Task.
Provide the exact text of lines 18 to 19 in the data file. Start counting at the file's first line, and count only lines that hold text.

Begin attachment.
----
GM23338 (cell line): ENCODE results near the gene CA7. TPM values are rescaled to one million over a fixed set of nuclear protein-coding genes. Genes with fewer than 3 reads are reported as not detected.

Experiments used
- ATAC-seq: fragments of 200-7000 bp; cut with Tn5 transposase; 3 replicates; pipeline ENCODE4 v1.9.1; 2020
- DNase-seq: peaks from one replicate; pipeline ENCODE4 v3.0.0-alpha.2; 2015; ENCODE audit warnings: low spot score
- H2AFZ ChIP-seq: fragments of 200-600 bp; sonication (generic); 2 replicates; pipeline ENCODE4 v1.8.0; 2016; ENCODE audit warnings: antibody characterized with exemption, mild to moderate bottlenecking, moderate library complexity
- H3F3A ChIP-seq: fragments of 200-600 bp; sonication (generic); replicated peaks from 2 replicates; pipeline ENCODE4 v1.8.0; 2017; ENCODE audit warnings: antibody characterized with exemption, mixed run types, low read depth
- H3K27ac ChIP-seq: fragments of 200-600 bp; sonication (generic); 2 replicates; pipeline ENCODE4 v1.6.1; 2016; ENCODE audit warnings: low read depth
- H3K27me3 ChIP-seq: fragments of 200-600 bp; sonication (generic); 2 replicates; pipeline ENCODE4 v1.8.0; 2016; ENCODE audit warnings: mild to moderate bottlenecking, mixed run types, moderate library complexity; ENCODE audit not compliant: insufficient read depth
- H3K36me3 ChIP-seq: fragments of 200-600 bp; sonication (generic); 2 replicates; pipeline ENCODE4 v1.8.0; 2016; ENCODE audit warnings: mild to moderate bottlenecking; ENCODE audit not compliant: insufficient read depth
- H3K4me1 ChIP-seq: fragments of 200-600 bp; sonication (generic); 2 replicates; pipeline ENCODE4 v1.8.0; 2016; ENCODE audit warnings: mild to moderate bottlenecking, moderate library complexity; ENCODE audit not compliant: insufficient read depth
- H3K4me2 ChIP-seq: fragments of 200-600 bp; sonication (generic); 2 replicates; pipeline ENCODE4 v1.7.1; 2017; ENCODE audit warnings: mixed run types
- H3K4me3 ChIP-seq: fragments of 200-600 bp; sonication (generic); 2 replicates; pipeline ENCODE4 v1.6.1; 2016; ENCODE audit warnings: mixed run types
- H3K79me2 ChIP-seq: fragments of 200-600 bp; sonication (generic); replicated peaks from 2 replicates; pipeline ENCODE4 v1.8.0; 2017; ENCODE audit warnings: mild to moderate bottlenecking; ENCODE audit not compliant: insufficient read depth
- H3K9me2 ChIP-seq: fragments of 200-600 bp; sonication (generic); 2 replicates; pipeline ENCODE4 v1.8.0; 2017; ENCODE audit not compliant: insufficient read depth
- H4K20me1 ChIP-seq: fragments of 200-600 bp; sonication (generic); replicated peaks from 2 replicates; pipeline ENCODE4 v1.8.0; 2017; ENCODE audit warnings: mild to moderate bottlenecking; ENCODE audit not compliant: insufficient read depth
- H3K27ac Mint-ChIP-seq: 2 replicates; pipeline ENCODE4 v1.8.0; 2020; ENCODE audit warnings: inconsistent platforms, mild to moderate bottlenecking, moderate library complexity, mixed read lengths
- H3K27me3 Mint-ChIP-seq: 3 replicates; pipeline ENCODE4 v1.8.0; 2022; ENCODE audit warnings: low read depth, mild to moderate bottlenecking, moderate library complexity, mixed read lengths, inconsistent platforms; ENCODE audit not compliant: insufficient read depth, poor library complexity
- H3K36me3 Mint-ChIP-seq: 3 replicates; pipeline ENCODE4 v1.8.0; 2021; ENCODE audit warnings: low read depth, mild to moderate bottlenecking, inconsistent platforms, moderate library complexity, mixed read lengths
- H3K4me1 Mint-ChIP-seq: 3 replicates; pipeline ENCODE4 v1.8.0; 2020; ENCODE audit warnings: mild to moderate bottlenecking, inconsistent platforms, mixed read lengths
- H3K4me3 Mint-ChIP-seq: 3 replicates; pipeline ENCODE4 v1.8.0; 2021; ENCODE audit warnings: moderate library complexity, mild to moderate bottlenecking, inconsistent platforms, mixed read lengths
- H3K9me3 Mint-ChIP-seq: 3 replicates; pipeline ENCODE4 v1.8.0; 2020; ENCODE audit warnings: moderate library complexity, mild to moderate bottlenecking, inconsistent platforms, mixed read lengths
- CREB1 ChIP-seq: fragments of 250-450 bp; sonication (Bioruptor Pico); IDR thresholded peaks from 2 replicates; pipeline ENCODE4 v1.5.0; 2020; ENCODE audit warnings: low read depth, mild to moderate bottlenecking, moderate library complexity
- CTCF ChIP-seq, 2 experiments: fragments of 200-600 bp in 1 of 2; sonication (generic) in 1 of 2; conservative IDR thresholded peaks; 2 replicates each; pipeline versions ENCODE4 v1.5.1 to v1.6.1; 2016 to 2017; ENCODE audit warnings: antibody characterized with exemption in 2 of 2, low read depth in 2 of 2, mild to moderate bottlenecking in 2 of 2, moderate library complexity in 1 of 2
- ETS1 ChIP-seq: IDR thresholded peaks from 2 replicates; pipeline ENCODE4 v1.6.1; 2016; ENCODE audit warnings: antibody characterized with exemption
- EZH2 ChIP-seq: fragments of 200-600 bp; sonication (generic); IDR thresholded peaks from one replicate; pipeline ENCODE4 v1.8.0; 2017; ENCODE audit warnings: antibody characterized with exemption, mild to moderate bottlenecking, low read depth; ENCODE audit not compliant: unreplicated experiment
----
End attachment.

- H3K36me3 Mint-ChIP-seq: 3 replicates; pipeline ENCODE4 v1.8.0; 2021; ENCODE audit warnings: low read depth, mild to moderate bottlenecking, inconsistent platforms, moderate library complexity, mixed read lengths
- H3K4me1 Mint-ChIP-seq: 3 replicates; pipeline ENCODE4 v1.8.0; 2020; ENCODE audit warnings: mild to moderate bottlenecking, inconsistent platforms, mixed read lengths